There’s a farmer saying that vegetables are like babies, requiring constant attention. We spend most of our time around here tending to the veggies, sometimes more than they deserve. Yet our farm also relies heavily on so-called “permanent crops”: fruit and nut orchards and vineyards. In fact, they make up a third of the acreage we farm and a very important component of your weekly CSA boxes.
It’s true that trees and vines don’t need quite as much attention as vegetables. Planting an orchard is a big job, that you need to get right unless you want to have to tear the trees or vines out before they have finished their life. But you only do it once, and after the trees are a couple of years old though, they just need to be watered, fertilized, pruned, and harvested.
Mid-winter is pruning season. For deciduous trees, there are a dozen reasons why it’s preferable to prune when the trees are dormant and the leaves have fallen. Among others: there is no fruit or flowers to knock off the tree, it’s easier to see the branches you’re cutting when the leaves are off, and the orchards aren’t usually being irrigated. But the biggest reason is that for most farms, winter is their slow season. Citrus trees, which are evergreen, get pruned in the spring after harvest is completed.
Our peach orchard is by far our biggest pruning job. We have almost ten acres of peaches, so at 125 trees or more per acre that means we have over 1000 trees to prune. And while pruning of our citrus, walnut and pistachio orchards (and everyone else’s) is done mechanically, peach trees must be trimmed by hand, with a handsaw and pruning shears. Pruning peach trees is a task that requires skill and experience; a poorly pruned tree can fail in any number of ways. If you take off too many branches, or the wrong branches, you will end up with few or no peaches. If you are too cautious in trimming, the tree will be left with too much fruit that won’t size up. Branches that are too long will break under the weight.
At Terra Firma, the task of pruning is made even more complicated by the fact that we grow 40 different varieties of peaches and nectarines. Each variety has certain quirks in its growth habits and fruiting pattern. Just as you are getting in the groove of pruning one variety, it is time to switch to a different one and re-evaluate your strategy. Ideally, the people doing the pruning have harvested the fruit in previous years and can visualize what the tree will look like come summer when they are loaded with fruit.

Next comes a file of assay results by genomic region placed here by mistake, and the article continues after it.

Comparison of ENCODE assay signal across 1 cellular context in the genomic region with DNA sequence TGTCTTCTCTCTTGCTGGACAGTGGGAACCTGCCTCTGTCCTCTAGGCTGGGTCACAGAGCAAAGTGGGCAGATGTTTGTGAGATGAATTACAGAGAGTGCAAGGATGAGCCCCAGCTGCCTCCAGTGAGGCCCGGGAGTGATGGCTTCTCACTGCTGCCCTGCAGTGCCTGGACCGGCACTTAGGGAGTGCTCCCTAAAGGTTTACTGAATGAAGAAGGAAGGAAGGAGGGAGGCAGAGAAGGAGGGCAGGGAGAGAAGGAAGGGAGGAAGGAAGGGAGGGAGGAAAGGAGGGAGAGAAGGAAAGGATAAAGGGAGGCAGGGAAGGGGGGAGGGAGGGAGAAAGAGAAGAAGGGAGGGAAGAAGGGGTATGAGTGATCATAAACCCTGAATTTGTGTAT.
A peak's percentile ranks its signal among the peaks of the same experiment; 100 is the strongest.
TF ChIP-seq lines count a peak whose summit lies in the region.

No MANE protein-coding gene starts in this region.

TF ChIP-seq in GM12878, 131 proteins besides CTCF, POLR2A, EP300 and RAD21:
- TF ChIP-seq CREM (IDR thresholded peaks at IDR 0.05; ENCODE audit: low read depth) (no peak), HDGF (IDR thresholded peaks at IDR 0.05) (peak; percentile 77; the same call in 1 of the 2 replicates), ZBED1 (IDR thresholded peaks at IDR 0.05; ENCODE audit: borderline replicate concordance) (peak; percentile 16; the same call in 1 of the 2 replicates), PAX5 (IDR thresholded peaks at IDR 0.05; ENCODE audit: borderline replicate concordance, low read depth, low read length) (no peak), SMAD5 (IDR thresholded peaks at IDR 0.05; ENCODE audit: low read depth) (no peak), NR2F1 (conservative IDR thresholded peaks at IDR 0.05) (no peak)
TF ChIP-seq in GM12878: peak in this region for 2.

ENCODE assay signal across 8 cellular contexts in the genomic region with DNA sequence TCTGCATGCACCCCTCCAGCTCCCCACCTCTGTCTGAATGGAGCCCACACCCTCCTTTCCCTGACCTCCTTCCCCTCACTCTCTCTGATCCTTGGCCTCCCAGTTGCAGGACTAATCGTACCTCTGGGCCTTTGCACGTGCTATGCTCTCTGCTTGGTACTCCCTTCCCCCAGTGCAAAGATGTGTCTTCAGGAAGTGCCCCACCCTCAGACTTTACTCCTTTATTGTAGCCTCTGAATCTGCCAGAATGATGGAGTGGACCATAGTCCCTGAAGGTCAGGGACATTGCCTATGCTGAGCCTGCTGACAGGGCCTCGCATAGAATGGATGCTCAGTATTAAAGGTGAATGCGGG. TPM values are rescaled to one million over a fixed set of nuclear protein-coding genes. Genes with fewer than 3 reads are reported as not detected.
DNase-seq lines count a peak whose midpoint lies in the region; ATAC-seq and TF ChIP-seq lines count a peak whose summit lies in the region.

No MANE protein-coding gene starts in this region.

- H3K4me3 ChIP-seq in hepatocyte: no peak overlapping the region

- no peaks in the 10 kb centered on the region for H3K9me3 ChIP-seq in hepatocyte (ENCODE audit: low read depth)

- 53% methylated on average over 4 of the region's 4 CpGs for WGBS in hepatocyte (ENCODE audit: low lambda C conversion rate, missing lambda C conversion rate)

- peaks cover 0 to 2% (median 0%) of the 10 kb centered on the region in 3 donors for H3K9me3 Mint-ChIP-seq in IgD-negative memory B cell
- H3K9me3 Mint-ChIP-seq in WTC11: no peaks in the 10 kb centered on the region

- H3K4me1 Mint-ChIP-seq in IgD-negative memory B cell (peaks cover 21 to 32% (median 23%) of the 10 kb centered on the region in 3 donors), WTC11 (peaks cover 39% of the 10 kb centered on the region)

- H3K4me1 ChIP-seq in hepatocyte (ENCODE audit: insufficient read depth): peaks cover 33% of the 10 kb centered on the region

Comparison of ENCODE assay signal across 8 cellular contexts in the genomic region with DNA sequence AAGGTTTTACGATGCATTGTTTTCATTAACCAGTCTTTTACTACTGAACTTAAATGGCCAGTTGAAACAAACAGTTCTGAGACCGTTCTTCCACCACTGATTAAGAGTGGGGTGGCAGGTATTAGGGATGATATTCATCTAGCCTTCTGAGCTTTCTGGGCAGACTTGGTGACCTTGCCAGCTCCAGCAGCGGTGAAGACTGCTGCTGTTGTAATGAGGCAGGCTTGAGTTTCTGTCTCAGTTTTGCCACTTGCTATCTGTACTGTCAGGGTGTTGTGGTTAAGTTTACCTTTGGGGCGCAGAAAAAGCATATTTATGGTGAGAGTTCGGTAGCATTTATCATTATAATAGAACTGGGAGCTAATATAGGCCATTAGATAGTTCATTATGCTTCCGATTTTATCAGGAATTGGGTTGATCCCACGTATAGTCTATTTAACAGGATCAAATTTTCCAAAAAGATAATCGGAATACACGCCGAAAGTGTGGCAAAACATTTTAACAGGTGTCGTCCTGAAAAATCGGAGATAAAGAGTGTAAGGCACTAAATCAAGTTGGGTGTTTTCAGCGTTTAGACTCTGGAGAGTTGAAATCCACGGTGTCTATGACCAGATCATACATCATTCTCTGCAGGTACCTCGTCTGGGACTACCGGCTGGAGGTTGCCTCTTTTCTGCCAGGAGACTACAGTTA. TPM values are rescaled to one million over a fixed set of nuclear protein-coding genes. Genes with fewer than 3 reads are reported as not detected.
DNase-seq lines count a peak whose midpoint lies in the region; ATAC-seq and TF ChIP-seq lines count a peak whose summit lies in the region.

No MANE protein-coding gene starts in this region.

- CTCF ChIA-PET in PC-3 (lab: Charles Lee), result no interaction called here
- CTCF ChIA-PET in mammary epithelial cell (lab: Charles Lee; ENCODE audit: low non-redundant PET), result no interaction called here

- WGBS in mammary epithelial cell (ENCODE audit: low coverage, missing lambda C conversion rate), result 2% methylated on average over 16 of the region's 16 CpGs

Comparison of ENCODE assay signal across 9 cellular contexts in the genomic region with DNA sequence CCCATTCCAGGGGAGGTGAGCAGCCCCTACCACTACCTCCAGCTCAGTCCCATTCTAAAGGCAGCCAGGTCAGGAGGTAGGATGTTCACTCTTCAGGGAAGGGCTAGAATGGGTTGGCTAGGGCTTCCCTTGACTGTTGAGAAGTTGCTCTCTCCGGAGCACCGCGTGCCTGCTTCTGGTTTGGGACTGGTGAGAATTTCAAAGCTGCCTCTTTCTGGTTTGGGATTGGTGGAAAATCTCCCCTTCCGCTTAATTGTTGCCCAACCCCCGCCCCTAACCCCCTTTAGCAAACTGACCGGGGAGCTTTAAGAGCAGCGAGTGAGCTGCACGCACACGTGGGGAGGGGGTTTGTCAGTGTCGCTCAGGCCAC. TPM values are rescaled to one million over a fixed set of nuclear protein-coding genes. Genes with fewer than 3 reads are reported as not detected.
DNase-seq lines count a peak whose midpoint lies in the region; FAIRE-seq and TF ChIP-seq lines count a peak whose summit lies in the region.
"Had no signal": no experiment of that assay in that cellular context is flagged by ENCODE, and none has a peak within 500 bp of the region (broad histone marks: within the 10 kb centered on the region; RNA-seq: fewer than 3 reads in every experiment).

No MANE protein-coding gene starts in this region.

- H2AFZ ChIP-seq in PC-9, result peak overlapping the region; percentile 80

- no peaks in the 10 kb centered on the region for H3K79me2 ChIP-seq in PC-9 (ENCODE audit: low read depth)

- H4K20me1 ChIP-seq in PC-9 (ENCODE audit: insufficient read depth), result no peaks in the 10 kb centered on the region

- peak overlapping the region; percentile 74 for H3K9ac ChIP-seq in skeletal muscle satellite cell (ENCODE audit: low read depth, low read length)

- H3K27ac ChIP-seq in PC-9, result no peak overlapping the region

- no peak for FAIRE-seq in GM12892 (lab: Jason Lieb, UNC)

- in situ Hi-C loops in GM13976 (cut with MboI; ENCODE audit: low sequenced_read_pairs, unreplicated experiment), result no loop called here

We also have several “generations” of peach trees. The oldest and largest were planted in 2006 but we have been adding to the orchard ever since, with blocks planted in 2009, 2011, 2014, and 2019. The younger trees must be “shaped” as they grow, while the largest trees must be kept from getting too tall. Each generation requires a different approach.
We can’t prune trees when it’s raining: it’s dangerous, awkward, and bad for the trees. Since it rained almost every day in December, we are now playing catch up and racing the clock as our earliest peaches begin flowering around the first of February. We’re about halfway done, and the weather looks like it will stay in our favor. Once we’re done pruning the peaches, we can move on to the apricots and persimmons. Those are orchards are much smaller, and the trees won’t bloom until later in the spring.
Meanwhile, with the sun and dry weather, the “babies” on the farm are starting to demand our attention: “weed me!”, “plant me!”, “irrigate me!”. Not to mention the constant demand of the harvest.
But for another week or two, it’s “tree time”.